In The Name of Love

Martin-Luther-King-JrMartin Luther King, Jr. once said, "Darkness cannot drive out darkness; only light can do that.  Hate cannot drive out hate; only love can do that." In keeping with the tradition of other peacemakers, Reverend King tried to get people to come together and see their similarities as human beings, while appreciating we are all different and bring different perspectives to life.

Hate is not a new thing.  Hate has been around forever.  And society has not just suddenly become hateful, or even more hateful, it just has a new way of showing itself when the opportunity arises.  Racism isn't limited to black and white, and religious intolerance isn't solely the tension between Christians, Jews or Muslims. Hate even exhibits itself in hate for one's self.

Hate is often said to be the product of fear, but I think on a more subtle level, it is more the product of misunderstanding. We seem to have no problem as a people hating a group when we can make them a scapegoat for our own problems, as it distracts the focus from the real problem: that we have failed to appreciate the entire situation and that we may have placed our self-interest higher than in our neighbor.  Selfishness is but one manifestation of hate, and while that may seem strongly worded, but think about it.  When we put ego above the needs of others, we are being selfish.

Mary Kay Ash, entrepreneur, visionary, and founder of the Mary Kay Cosmetics empire, once said that one reason for her success was that whenever she met someone, she tried to make that person feel like "the most important person in the world."  She used The Golden Rule: "Do unto others as you would have them do unto you" as the founding principle of her company.  When you place others above self, you will often be surprised at what doors open to you.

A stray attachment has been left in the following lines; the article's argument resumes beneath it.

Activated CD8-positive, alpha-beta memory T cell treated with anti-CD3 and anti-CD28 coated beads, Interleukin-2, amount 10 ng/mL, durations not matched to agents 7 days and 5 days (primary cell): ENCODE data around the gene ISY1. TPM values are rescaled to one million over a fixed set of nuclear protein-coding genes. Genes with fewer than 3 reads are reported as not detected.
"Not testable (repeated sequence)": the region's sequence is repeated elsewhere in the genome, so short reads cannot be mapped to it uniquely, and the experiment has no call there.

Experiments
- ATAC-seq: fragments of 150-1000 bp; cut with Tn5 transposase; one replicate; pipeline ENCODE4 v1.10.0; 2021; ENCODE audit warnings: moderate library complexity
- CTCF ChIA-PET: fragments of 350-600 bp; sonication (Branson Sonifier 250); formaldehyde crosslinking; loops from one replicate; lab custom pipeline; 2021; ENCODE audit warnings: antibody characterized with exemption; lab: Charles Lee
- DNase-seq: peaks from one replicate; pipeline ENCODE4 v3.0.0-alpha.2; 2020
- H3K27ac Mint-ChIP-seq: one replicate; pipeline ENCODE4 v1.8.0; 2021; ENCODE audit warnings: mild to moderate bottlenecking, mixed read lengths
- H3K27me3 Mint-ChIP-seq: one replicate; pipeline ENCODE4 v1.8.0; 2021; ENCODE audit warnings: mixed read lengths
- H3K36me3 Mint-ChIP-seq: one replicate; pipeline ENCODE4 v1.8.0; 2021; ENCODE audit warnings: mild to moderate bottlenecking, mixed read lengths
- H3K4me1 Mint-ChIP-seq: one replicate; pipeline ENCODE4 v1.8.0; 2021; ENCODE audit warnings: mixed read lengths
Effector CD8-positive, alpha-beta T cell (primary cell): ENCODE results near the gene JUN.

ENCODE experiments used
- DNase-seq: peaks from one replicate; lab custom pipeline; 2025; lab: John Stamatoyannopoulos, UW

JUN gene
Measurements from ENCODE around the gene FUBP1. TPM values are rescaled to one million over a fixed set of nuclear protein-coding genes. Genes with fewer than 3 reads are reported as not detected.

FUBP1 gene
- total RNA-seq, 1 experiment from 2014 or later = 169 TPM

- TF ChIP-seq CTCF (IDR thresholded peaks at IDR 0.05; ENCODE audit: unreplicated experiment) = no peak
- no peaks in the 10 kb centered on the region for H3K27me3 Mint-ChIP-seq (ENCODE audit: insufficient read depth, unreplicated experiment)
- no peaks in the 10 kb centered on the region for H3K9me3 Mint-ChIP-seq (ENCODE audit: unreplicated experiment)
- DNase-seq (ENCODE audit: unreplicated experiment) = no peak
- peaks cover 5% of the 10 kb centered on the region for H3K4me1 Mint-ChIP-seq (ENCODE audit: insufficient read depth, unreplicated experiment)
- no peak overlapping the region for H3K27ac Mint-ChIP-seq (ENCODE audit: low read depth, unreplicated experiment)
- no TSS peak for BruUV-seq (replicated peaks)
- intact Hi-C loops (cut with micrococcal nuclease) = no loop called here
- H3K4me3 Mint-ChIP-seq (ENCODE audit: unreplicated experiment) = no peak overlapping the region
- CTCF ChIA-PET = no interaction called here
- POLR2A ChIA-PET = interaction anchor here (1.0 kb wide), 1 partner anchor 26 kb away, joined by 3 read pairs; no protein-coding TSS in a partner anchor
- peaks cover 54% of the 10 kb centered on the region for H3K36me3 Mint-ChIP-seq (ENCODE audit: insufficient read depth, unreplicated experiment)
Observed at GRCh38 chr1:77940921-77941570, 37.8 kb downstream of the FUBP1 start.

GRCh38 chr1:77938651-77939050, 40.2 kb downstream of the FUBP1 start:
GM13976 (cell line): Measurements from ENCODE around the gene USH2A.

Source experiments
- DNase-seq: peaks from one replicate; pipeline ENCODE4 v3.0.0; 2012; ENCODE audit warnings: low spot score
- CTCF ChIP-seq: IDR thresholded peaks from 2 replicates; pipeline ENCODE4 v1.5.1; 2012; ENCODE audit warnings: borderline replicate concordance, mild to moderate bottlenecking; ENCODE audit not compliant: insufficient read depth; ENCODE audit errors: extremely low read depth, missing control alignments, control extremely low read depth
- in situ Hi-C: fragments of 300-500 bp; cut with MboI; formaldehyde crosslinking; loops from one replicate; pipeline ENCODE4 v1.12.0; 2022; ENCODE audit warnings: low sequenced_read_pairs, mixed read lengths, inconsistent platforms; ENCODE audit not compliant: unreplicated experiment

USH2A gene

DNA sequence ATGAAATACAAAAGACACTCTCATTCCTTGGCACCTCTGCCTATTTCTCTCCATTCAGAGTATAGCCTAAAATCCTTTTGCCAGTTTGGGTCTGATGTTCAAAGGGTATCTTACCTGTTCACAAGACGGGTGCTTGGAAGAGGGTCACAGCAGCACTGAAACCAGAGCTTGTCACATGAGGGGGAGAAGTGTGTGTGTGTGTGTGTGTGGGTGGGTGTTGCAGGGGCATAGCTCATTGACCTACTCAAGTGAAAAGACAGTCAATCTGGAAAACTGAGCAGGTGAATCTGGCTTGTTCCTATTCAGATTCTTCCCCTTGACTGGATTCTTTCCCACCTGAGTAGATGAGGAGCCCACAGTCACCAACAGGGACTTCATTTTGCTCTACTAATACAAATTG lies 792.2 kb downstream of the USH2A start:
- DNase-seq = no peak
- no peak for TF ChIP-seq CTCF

Emergency service is the shining example of how people should "do unto others". In often a person's greatest hour of need, we give aid.  When they are overwhelmed, we provide comfort and stability.  And yes, while taking a drunk to the hospital at zero-dark-thirty is not what any of us would prefer to do, the act of kindness may not be fully appreciated by the drunk, but I would imagine it is seen as another star in your crown when we reach that final judgement, if you so believe.

Leo Babauta, author of ZenHabits.net, pointed out that while there are interesting philosophical challenges to The Golden Rule, the truth is, if you live by it, you will make yourself a better person, you will make those around you happier, and you will make your community a better place to live. Being helpful, courteous, and empathetic begets those same qualities in others. If you want to be treated respectfully, it helps to treat others with respect first.

Martin Luther King, Jr. tried to get others to consider those precepts in what he said and wrote, in the interest of making our world a place where people came first. "So faith, hope, love remain, these three; but the greatest of these is love" is how it was said in The Bible. Love puts others before self, and we know this to be the highest calling, and we know it to be the source of our mission.  This is a profession which deserves to be treasured, and we need to treat our calling in emergency service with dignity and respect.

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